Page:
• You actually give a compelling reason not to truncate any variables in your opening paragraph. You have a prior belief that class 1 observations will take extreme values. If your goal is to distinguish the two classes, why would you ever want to hide this information from the model? Xgboost could learn that extreme values occur in class 1, and improve its predictions. May 17, 2018 at 14:52

Second question. Yes, algorithms based on decision trees are completely insensitive to the specific values of predictors, they react only to their order. It means that you don't have to worry about "non-normality" of your predictors. Moreover, you can apply any monotonic transformation to your data, if you want - it will not change predictions of decision trees at all!

First question. I feel you should leave your data alone. By trimming and winsorizing it, you discard information that might be meaningful for your classification problem.

For linear models, long tails introduce noise that may be harmful. But for decision trees it is not a problem at all.

If you are too afraid of long tails, I would suggest to apply a transformation to your data, that puts it into a prettier scale without distorting the order of your observations. For example, you can make the scale logarithmic by applying $$f(x) = \text{sign}(x) \alpha\log(|x / \alpha|+1)$$

For small x (roughly from $-\alpha$ to $\alpha$), this function is close to identity, but large values are heavily shrunk towards 0, but monotonicity is strictly preserved - thus, no information is lost.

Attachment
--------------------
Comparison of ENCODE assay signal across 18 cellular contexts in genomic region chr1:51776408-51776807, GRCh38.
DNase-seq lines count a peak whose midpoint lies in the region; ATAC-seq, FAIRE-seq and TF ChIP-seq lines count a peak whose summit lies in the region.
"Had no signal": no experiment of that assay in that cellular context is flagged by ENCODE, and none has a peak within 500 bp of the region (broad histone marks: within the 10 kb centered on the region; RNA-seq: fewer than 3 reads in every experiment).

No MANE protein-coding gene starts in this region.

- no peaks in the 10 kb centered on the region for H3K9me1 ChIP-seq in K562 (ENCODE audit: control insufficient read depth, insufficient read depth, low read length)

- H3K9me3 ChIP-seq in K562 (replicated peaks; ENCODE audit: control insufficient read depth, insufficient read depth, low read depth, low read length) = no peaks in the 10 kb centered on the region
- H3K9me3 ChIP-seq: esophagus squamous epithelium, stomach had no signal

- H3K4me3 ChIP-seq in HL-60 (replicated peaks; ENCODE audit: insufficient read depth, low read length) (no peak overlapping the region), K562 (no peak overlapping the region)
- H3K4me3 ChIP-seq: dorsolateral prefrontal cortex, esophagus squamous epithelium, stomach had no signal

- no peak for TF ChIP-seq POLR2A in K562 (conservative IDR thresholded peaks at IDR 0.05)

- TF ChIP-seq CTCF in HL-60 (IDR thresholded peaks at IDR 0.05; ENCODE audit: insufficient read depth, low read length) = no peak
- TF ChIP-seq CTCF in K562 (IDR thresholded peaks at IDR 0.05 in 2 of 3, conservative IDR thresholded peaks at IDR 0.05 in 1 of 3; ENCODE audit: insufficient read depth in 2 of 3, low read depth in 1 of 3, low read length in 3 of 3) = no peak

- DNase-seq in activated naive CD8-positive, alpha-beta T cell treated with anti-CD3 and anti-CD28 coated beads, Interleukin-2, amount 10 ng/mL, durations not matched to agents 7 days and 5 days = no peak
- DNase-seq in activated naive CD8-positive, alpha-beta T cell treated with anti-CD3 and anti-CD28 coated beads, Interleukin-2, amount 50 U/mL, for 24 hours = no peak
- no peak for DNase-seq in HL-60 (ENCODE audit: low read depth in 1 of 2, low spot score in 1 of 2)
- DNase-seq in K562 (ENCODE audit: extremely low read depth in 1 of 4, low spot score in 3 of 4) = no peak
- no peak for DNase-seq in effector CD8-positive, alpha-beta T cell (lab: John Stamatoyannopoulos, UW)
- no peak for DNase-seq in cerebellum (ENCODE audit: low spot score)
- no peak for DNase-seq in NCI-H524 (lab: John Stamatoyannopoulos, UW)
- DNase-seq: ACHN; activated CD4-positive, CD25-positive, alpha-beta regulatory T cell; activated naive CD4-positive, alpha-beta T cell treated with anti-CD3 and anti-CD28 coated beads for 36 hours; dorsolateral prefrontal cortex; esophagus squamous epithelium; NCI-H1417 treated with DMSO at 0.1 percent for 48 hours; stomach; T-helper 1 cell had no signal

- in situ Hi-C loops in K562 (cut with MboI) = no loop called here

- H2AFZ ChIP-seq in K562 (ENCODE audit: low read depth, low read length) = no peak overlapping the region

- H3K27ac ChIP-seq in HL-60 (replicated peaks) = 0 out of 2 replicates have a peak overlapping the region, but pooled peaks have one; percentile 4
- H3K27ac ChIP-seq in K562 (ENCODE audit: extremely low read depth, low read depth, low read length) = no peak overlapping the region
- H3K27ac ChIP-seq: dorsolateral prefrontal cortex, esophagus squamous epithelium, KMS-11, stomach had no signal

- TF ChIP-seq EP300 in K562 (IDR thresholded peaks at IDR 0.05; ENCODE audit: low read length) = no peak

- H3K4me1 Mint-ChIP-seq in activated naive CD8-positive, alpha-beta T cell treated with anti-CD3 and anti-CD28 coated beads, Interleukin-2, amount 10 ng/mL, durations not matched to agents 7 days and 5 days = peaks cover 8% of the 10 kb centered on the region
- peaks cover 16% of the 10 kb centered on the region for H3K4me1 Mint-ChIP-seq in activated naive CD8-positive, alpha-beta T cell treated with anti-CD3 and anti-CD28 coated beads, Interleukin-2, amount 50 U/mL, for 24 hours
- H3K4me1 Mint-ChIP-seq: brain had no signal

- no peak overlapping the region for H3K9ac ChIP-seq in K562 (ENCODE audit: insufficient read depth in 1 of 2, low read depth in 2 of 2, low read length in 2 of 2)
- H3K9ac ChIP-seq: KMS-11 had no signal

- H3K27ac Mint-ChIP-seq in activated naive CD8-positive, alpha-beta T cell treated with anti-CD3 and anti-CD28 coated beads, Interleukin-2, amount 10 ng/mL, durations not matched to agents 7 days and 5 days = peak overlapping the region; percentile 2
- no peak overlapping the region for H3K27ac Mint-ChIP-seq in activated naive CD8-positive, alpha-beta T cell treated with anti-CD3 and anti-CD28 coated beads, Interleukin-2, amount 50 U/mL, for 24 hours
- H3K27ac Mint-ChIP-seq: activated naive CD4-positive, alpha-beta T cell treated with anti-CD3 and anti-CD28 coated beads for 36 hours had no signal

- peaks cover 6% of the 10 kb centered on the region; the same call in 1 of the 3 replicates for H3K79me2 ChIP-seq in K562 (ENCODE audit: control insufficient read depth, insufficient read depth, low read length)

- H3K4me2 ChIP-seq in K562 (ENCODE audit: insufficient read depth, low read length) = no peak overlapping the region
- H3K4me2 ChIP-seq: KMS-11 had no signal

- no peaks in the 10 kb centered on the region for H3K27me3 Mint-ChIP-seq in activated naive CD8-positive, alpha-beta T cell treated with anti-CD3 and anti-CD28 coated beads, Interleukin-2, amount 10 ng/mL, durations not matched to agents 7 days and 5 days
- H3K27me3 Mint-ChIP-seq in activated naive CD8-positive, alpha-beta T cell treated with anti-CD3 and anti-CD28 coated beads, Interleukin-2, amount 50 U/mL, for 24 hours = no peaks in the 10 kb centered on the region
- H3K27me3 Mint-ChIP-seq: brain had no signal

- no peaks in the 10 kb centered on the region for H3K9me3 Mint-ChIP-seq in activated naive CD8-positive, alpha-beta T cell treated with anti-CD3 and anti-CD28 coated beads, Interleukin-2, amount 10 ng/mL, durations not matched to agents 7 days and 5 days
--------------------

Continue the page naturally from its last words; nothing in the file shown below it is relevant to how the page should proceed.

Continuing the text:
How can removing extremes affect quality of prediction? By removing extreme values, you indeed can prevent your model for making splits in very high or very low points. This restriction leads exactly to non-increasing of the ability of your model to fit the training data. You have quite a large dataset (100K of points is quite much, if it is not very high-dimensional), so I assume that your model doesn't suffer from severe overfitting, if you regularize it properly (e.g. by controlling maximum tree size and number of trees). If it is the case, then restricting the model from splitting in high or low points will lead to degeneration of prediction quality on the test set as well.

• Thanks for your comment! Regarding the second question (which is related to what I commented about above just now). Will keeping the extreme values in the data affect the specific values the model makes the decision to split on? i.e. If I kept extreme values and the model decides to split on a value of <=10.5 for one variable in one model and in the second model (removing extreme values), the model may then decide to split on <=10.0, thus having a difference of 0.5 which could be the difference in obtaining higher Specificity scores and correctly predicting class 1 observations. May 18, 2018 at 23:08
• I am looking at this from a more theoretical perspective, just to obtain a better understanding. May 18, 2018 at 23:09

It will sound like circular reasoning, but: the method that scores best on the evaluation criterion is the best method.

Instead of worrying about the most theoretically sound approach, answer: given two approaches, how would you decide which one is best? When you’ve reduced the decision process to a quantitative algorithm, then every idea you have is potentially worth trying out, and the idea that achieves the best outcome is the best idea.

Then the focus is on ensuring the evaluation process leads to valid outcomes (apply cross-validation, calculate confidence intervals, possibly correct for false discovery rate).